Is the public appetite for outrage going to change?

Discussion in 'Current Affairs, News and Analysis' started by Pigshyt_Freeman, Jan 8, 2012.

Welcome to the Army Rumour Service, ARRSE

The UK's largest and busiest UNofficial military website.

The heart of the site is the forum area, including:

  1. Just this week, there has been Diane Abbot and her 'white people', Jeremy Clarkson with a jest in poor taste about Chinese synchronised swimming and Morecambe Bay, and Cameron likening Ed Balls's semi-coherent outbursts to a victim of Tourette's Syndrome, with predictable outrage-bus tours over each. For the last, the BBC had obtained the services of the mother of a Tourette's sufferer (not however an actual sufferer, suggesting that the BBC are not as PC as they would have us believe) to denounce Cameron for the usual things.

    The noise of this crescendo of offence particularly caught my attention, after reading Iolis' thought-provoking contribution to the Diane Abbot thread, in which he referred to the 'ten minute hate' to be directed at a more-or-less arbitrarily selected target, keeping the Proles occupied and their eyes off the ball. My mind goes particularly back to Jade Goody, who was for a while the most reviled person in the land on the grounds of her weight and comparative lack of education compared to that of tabloid readers, who as a result of this had the Guardian Posse ride to her rescue and raise her to the status of the indomitable triumpher over prejudice and poverty, only for her to be cast down with curses and imprecations by them when she directed a couple of playground taunts at an Indian actress, and then became near-enough a secular saint after dying of a cervical cancer for whose unchecked growth her foolish inaction was at least in part responsible.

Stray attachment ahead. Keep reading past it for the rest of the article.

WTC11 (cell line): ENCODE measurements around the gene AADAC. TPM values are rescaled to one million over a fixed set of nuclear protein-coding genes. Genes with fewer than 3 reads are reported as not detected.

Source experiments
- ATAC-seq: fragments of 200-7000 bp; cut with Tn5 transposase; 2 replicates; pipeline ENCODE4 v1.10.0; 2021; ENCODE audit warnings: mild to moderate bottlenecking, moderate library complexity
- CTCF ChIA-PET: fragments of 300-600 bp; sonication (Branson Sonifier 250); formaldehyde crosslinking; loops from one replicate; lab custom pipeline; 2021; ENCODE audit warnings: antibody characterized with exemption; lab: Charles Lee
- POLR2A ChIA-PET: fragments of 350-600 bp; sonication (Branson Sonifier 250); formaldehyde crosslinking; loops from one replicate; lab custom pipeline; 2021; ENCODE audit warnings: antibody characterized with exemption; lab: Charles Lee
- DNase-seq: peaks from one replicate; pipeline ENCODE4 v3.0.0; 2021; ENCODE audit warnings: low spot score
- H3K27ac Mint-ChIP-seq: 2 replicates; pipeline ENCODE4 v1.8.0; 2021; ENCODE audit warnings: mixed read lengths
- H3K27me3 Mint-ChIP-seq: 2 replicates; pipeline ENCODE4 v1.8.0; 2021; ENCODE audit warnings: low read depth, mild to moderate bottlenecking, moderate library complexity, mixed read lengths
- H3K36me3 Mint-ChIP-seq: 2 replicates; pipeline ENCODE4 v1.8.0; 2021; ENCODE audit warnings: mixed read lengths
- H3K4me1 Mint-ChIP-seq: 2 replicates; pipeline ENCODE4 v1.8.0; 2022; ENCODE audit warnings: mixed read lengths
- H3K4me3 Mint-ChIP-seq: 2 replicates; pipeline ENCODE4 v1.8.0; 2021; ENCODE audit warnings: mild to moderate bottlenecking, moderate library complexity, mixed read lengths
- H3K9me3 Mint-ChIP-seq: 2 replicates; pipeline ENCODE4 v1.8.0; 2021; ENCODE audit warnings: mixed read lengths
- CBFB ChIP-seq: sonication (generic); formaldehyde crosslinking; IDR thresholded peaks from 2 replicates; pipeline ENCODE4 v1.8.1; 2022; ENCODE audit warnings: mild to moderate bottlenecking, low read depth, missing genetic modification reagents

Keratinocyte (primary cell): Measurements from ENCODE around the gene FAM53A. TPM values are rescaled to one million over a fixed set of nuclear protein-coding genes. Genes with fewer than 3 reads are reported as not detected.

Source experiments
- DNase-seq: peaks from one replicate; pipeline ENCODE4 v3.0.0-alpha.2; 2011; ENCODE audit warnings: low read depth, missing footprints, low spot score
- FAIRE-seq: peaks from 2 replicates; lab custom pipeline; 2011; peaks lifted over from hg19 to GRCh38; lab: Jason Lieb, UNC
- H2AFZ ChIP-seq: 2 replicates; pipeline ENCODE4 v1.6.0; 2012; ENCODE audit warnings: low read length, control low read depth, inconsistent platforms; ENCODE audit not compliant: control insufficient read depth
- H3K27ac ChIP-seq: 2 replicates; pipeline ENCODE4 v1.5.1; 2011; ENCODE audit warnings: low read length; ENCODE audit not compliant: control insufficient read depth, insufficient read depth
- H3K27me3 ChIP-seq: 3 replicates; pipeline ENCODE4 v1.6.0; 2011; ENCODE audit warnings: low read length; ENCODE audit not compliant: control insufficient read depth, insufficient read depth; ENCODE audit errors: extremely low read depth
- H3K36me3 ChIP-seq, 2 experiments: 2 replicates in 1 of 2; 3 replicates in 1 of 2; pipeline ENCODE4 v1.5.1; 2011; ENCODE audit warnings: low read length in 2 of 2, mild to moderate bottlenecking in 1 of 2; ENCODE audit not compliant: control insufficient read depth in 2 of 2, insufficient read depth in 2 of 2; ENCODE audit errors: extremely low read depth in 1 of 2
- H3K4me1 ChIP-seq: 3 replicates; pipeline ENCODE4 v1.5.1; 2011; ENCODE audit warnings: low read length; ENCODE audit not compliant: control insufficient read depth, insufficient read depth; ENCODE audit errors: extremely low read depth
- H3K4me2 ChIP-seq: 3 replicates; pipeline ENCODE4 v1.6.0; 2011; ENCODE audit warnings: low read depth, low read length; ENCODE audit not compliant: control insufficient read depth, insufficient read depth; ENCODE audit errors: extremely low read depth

Given that there are three 'major' (as in, front-page news) offence stories within as many days, will the public tire of this as they have in the past tired of other fads? Public boredom seems the only relief in prospect, as there is little sign that those at the heart of what I will call the 'offence culture' will back down after being hoist with their own petard. Indeed, as the Diane Abbott affair shows, when one of the 'offence community leaders' makes a slip, the response is not a rueful recognition that things may be going too far, but a redoubled effort to throw blame elsewhere.
  2. I'd get on the f**king bus but the f**king thing is standing f**king room only! I'm f**king outraged so I f**king am!:eye:

    And yes, Ed 'I'm f**king outraged!' Balls is a f**king annoying f**ker:crash:
  3. There'll be another one along in a minute or two.

    (Bus or outrage, either/both; as you say, it keeps those who can't focus on bigger issues engaged with the media, who are happy to feed them drivel dressed as caviar.)
  4. I see no outrange in Camerons comments about ed balls, in fact its the truth!!
  5. Assuming this isn't a wah, Cameron is accused of being insensitive to victims of Tourette's, rather than hurtful to Ed Balls. Much as he would be reproved for calling someone a 'spastic'. Having decided some time back that 'spastics' and 'mongs' are neither funny nor suitable for disdainful comparison, society now seems to be deciding the same for Tourette's.